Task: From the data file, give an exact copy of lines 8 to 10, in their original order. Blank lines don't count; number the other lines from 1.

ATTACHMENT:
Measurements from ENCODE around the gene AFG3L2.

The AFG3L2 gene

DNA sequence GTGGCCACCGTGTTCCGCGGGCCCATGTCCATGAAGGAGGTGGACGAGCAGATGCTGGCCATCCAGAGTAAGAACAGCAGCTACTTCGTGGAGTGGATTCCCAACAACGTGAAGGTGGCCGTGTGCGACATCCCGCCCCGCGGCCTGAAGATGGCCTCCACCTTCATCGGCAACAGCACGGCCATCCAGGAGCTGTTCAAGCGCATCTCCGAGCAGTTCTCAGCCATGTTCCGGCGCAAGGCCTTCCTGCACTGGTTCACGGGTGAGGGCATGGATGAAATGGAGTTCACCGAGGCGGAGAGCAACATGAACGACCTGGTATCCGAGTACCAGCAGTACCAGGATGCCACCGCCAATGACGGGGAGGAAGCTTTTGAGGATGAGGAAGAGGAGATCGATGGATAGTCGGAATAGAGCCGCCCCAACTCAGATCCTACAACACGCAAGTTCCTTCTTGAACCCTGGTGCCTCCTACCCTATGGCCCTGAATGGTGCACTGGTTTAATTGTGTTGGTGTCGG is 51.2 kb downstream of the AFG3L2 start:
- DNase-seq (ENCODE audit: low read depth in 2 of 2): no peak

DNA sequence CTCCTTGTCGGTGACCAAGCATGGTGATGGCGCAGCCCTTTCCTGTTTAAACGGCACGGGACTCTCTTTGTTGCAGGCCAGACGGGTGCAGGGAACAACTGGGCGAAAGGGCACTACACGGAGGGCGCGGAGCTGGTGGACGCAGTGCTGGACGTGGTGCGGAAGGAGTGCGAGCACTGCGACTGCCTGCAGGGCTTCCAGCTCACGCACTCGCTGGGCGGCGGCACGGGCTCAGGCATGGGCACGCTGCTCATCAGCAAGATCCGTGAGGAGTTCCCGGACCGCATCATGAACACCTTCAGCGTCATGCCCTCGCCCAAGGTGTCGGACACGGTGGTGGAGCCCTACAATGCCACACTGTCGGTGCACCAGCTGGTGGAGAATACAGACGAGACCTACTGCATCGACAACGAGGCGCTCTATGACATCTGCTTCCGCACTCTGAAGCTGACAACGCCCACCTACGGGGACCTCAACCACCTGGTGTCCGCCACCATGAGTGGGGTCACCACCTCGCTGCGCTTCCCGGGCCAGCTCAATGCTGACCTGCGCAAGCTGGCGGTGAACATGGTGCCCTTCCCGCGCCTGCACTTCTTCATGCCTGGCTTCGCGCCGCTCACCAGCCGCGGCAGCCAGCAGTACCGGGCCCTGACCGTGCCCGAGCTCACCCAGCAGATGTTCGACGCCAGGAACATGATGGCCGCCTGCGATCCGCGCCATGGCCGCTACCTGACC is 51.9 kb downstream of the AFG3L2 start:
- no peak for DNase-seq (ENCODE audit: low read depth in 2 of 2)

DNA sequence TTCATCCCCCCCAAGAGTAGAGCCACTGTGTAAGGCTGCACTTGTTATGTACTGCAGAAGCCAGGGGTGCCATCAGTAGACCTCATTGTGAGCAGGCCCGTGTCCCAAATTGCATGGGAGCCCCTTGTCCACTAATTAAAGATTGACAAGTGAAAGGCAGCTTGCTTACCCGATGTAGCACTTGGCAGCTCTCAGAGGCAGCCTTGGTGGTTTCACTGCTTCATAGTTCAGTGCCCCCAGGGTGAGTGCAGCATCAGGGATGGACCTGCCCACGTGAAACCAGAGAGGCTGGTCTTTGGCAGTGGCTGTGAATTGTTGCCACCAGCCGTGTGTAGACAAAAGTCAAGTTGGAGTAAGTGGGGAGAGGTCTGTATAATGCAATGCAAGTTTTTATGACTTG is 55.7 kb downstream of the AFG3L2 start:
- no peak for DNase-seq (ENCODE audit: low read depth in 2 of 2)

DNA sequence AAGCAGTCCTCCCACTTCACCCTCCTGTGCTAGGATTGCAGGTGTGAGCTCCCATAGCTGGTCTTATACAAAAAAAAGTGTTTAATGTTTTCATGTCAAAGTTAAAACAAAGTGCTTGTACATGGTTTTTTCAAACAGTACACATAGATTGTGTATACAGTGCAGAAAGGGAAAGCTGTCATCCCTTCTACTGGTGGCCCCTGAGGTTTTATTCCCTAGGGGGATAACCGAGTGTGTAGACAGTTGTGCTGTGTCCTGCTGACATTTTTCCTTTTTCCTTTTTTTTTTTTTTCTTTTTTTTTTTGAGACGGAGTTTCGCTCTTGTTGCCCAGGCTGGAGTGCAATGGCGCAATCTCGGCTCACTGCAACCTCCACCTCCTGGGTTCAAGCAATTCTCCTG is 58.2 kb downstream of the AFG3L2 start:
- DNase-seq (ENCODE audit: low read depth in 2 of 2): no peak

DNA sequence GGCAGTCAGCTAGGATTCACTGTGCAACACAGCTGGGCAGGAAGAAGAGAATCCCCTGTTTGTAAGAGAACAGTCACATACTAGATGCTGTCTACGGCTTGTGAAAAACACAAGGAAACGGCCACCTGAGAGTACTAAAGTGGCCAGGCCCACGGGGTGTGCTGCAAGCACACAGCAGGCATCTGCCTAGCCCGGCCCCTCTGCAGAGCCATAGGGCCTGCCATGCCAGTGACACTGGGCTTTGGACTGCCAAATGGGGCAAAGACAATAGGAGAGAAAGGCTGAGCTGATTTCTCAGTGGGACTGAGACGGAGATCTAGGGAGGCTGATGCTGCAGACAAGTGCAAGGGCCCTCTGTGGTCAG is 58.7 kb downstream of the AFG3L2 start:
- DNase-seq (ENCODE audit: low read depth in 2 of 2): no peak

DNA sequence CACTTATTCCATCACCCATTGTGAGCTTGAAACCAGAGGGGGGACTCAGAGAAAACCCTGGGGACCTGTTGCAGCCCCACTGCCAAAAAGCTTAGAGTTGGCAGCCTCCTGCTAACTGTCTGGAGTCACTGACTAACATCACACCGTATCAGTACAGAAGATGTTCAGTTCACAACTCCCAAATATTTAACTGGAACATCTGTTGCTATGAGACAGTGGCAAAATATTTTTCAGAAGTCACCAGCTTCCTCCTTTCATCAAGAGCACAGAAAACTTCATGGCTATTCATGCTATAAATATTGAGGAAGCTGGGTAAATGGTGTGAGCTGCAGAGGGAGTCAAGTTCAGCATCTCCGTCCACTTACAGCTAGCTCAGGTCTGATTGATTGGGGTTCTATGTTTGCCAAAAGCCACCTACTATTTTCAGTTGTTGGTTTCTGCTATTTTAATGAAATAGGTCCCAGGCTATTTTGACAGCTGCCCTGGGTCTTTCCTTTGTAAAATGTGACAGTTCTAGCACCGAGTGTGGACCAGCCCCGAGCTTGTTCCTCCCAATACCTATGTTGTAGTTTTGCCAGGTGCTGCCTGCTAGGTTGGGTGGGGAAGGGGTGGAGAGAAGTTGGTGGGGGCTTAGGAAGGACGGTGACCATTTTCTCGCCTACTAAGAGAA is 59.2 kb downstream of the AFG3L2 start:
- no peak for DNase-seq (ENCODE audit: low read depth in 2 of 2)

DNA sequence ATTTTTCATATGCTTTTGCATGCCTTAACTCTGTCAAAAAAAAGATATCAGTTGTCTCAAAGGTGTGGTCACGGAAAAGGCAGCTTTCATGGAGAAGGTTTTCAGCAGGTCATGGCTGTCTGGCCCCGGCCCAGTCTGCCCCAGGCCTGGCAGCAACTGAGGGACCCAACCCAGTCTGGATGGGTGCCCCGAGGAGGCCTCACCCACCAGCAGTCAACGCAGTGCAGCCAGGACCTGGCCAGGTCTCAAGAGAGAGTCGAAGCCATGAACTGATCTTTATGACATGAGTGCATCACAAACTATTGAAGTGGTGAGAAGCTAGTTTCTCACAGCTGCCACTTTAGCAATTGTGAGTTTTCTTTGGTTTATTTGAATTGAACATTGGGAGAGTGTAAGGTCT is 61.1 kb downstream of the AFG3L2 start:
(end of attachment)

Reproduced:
- no peak for DNase-seq (ENCODE audit: low read depth in 2 of 2)

DNA sequence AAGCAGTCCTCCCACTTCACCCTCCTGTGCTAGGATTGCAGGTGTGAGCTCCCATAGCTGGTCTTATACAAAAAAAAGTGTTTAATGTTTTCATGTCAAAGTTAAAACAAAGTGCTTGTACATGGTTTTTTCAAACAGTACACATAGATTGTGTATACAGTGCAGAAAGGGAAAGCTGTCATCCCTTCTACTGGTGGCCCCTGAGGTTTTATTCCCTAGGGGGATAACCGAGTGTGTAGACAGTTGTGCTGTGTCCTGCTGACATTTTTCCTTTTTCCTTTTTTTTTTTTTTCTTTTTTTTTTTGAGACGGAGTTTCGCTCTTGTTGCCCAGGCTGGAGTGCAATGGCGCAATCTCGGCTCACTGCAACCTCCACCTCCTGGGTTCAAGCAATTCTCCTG is 58.2 kb downstream of the AFG3L2 start:
- DNase-seq (ENCODE audit: low read depth in 2 of 2): no peak